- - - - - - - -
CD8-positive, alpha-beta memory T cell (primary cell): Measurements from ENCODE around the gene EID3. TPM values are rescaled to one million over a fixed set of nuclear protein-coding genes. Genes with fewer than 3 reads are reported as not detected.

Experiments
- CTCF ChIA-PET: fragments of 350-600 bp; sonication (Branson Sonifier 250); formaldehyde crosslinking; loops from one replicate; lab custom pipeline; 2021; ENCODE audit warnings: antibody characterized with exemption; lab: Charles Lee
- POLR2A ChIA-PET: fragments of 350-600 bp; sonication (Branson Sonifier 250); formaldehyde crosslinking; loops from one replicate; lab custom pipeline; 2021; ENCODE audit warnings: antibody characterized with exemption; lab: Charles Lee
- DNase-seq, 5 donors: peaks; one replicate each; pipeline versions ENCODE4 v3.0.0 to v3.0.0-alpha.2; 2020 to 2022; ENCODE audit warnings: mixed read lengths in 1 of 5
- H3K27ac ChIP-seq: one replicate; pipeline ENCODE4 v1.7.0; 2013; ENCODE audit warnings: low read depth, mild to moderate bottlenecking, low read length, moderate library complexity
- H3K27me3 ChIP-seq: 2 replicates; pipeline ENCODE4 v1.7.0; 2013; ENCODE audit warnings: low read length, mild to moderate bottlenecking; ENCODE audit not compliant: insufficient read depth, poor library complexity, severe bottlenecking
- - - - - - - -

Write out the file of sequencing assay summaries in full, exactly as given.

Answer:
CD8-positive, alpha-beta memory T cell (primary cell): Measurements from ENCODE around the gene EID3. TPM values are rescaled to one million over a fixed set of nuclear protein-coding genes. Genes with fewer than 3 reads are reported as not detected.

Experiments
- CTCF ChIA-PET: fragments of 350-600 bp; sonication (Branson Sonifier 250); formaldehyde crosslinking; loops from one replicate; lab custom pipeline; 2021; ENCODE audit warnings: antibody characterized with exemption; lab: Charles Lee
- POLR2A ChIA-PET: fragments of 350-600 bp; sonication (Branson Sonifier 250); formaldehyde crosslinking; loops from one replicate; lab custom pipeline; 2021; ENCODE audit warnings: antibody characterized with exemption; lab: Charles Lee
- DNase-seq, 5 donors: peaks; one replicate each; pipeline versions ENCODE4 v3.0.0 to v3.0.0-alpha.2; 2020 to 2022; ENCODE audit warnings: mixed read lengths in 1 of 5
- H3K27ac ChIP-seq: one replicate; pipeline ENCODE4 v1.7.0; 2013; ENCODE audit warnings: low read depth, mild to moderate bottlenecking, low read length, moderate library complexity
- H3K27me3 ChIP-seq: 2 replicates; pipeline ENCODE4 v1.7.0; 2013; ENCODE audit warnings: low read length, mild to moderate bottlenecking; ENCODE audit not compliant: insufficient read depth, poor library complexity, severe bottlenecking